Most visitors to Lima, having seen the highlights of the colonial center and a few museums, head out on long-distance buses and planes to Cusco and Machu Picchu, Nasca, Arequipa, and north to the jungle. However, if you have time for an excursion or two closer to the Peruvian capital, consider the pre-Columbian ruins at Pachacámac or the attractive beaches south of Lima.
The Southern Beaches
30-70km (19-43 miles) S of Lima
The best beaches easily accessible from Lima line the coast south of the city. Popular spots along the shadeless, arid desert landscape are El Silencio, Punta Hermosa (a good place for ceviche and fresh fish in any number of rustic seafood restaurants), Punta Negra, Santa María, and Pucusana. Probably the best bet is Pucusana, a small fishing village, although it's the farthest beach from Lima. The attractive beaches are very popular with Limeños during the summer months; on weekends, the southern coast is a long line of caravans of sun-seekers.
Note: Even though you can swim in the ocean at this distance from the capital, the currents are very strong, and great caution should be exercised. You should also be careful with your possessions because thieves frequent these beaches. Finally, be forewarned that the beaches are only moderately attractive.
Getting There -- Unless you have wheels, the best way to tour the beaches south of Lima is to hop on a combi, like Limeños do. Those marked "San Bartolo" (another one of the beaches) leave from Angamos and Panamericana Sur in Lima; others at Jirón Montevideo and Jirón Ayacucho in Lima Centro will also get you to the beaches. You'll have to tell the driver where you want to get off (or hop off wherever a number of fellow bus travelers do), and then walk a mile or less down to the beach.
The ride costs S/5 and takes anywhere from 45 minutes to 2 hours. The beaches and their markers are as follows: El Silencio, Km 42; Punta Hermosa, Km 44; Punta Rocas, Km 45; Punta Negra, Km 46; San Bartolo, Km 52; Santa María, Km 55; and Pucusana, Km 65.
31km (19 miles) S of Lima
The finest ruins within easy reach of Lima, Pachacámac, in the Lurín Valley, was inhabited by several pre-Columbian cultures before the Incas. The extensive site, a sacred city and holy place of pilgrimage, includes plazas, adobe-brick palaces, and pyramidal temples, some of which have been rebuilt by the Peruvian government. It makes for an interesting visit, especially if you're not planning on heading north to the archaeological sites near Chiclayo and Trujillo.
The earliest constructions here date to the 1st century, although the site reached its apex during the Huari (or Wari) culture (10th c.). Pilgrims came here to pay homage to the feared oracle and creator-god, Pachacámac, who was believed to be responsible for earthquakes and matters of state such as war. The Incas conquered the site in the 15th century, and it was one of the most important shrines in the Americas during their rule, although its ceremonial importance began to wane soon afterward. However, two of the most important structures on-site, the Temple of the Sun and the Accllahuasi (or Mamacuña) palace (where "chosen maidens" served the Inca), both date to the Inca occupation. Hernán Pizarro and his gold-hungry troops arrived in 1533 but were disappointed to find a paucity of riches. On the premises is a small museum of pre-Columbian artifacts, including textiles and the dual-personage carved wooden idol of Pachacámac, god of fire and son of the sun god.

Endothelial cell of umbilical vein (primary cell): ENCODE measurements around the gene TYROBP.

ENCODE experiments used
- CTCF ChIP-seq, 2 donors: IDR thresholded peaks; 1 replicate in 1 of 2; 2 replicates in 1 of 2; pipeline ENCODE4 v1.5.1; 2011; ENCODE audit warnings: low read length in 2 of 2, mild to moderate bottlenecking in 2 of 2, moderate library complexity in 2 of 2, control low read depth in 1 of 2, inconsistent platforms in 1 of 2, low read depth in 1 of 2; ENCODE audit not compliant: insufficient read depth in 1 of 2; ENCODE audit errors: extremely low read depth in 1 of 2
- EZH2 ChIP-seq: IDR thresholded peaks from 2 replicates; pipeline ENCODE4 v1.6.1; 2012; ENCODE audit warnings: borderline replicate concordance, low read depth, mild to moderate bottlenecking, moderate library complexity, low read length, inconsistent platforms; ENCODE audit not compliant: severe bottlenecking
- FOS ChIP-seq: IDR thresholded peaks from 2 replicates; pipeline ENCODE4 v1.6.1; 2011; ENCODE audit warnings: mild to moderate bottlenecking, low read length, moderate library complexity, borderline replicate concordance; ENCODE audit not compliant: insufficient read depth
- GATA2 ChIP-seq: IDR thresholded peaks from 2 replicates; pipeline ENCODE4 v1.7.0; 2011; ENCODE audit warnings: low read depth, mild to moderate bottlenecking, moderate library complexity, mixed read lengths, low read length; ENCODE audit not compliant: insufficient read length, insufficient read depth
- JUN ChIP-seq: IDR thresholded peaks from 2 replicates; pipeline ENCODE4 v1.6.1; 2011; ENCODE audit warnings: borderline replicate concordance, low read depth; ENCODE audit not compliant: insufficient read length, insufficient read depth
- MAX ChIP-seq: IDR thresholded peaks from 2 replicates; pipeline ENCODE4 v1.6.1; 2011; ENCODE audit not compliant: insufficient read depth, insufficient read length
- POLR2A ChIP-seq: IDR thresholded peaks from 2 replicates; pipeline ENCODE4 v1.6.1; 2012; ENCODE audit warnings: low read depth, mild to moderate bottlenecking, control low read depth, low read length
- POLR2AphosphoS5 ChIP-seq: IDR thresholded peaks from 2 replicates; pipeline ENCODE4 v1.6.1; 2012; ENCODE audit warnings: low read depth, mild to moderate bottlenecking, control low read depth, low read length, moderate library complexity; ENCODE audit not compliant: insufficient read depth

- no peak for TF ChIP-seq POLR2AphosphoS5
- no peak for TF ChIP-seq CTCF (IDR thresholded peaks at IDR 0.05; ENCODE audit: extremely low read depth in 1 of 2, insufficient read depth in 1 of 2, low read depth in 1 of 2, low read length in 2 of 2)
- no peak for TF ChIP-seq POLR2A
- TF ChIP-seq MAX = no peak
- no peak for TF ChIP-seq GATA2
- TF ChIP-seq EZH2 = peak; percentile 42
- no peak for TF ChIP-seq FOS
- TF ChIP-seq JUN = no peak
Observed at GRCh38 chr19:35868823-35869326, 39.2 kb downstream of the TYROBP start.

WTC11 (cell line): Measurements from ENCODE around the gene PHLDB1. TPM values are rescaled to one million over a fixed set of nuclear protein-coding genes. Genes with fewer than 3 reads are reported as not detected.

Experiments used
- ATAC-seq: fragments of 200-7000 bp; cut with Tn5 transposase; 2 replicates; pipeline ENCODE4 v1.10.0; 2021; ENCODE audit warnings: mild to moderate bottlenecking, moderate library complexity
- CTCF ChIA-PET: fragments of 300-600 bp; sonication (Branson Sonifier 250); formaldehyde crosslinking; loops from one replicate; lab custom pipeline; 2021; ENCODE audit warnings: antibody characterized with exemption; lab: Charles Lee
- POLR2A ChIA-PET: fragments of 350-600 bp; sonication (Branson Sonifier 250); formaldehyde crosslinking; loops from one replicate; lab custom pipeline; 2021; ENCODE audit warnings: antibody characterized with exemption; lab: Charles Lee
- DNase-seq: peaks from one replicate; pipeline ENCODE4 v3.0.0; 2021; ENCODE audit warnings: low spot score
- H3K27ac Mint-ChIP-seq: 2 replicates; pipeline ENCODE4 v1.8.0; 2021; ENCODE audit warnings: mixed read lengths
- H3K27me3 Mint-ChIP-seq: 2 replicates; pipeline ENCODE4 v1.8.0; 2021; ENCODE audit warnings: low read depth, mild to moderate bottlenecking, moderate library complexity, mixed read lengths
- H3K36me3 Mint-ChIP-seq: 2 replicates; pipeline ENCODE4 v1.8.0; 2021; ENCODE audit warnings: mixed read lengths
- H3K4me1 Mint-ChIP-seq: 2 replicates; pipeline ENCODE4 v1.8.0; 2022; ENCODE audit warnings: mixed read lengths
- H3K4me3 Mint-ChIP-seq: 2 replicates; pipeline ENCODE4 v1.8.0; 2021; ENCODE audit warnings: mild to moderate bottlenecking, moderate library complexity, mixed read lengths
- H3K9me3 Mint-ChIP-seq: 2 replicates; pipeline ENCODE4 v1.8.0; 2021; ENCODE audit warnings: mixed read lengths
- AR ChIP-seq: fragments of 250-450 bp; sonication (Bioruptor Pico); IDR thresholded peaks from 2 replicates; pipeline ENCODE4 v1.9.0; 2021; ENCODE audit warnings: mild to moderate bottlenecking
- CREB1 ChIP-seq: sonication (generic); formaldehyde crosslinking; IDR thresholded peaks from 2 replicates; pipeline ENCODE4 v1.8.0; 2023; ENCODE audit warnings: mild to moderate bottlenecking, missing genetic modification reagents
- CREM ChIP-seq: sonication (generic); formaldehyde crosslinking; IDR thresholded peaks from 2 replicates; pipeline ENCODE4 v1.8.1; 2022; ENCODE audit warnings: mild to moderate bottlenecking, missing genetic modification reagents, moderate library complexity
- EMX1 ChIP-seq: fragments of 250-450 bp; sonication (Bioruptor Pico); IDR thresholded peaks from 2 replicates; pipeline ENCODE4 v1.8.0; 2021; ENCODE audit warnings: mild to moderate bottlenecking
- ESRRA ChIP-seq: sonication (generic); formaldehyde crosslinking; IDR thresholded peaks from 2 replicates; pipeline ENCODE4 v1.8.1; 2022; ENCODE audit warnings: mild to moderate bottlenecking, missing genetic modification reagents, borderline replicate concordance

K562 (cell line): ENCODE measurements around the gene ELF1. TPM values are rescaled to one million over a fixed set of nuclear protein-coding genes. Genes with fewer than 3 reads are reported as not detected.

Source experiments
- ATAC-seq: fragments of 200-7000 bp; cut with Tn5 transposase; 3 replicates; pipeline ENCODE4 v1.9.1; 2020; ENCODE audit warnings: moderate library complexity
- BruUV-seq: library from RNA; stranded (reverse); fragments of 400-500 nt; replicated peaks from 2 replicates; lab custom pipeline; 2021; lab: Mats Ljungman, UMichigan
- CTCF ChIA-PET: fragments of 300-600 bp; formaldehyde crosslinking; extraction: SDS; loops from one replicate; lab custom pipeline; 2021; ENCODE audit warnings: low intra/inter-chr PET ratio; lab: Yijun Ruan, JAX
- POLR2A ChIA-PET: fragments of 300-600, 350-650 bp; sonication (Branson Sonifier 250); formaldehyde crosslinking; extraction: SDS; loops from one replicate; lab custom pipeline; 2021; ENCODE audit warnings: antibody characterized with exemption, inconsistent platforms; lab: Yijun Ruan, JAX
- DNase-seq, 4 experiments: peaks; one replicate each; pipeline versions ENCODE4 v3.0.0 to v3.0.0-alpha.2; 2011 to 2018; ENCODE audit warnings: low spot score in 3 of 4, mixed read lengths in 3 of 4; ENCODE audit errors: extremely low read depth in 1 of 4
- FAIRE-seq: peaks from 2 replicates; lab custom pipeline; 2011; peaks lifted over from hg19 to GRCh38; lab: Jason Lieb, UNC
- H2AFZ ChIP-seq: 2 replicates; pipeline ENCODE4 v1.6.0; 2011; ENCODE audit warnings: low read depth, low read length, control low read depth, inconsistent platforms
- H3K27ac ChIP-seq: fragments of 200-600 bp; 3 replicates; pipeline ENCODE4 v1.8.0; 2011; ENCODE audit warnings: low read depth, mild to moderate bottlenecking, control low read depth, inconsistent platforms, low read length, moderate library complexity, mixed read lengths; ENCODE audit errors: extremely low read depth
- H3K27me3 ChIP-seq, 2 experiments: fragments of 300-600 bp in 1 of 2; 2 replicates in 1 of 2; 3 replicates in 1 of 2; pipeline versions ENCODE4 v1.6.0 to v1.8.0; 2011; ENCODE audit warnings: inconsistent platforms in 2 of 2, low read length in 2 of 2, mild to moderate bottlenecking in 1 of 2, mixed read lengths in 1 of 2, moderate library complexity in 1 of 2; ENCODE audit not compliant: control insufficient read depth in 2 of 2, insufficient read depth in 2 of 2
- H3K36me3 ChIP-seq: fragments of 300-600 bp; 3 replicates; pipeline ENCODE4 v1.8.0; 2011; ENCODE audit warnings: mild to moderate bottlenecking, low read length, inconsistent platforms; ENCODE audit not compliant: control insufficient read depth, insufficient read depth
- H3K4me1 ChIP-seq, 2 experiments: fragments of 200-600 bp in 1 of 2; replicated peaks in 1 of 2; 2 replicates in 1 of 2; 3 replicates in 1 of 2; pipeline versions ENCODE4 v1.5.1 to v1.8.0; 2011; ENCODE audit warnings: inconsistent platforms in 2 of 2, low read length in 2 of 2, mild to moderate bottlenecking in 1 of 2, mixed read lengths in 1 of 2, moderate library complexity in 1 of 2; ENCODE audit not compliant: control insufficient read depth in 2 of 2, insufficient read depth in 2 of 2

The site (tel. 01/430-0168), which occupies a low hill, is large; allow at least a few hours to visit by foot (the visit from Lima can be completed in a half-day). English-speaking guides are usually available for hire at the entrance if you don't arrive with a guide-led group. The site's open daily from 9am to 4pm. Admission is S/6 for adults, S/3 for students, and S/1 for children.
Getting There -- Pachacámac is about 45 minutes from Lima by car or bus. Combis (with signs reading PACHACAMAC/LURIN) leave from Avenida Abancay and the corner of Ayacucho and Montevideo in Lima Centro. The most convenient way to visit -- cheaper than hiring a taxi, unless there are several of you -- is by a half-day organized tour, offered by Lima Vision, Lima Tours, and other companies. Most tours cost between S/75 and S/125 per person, including transportation and guide.
Note: This information was accurate when it was published, but can change without notice. Please be sure to confirm all rates and details directly with the companies in question before planning your trip.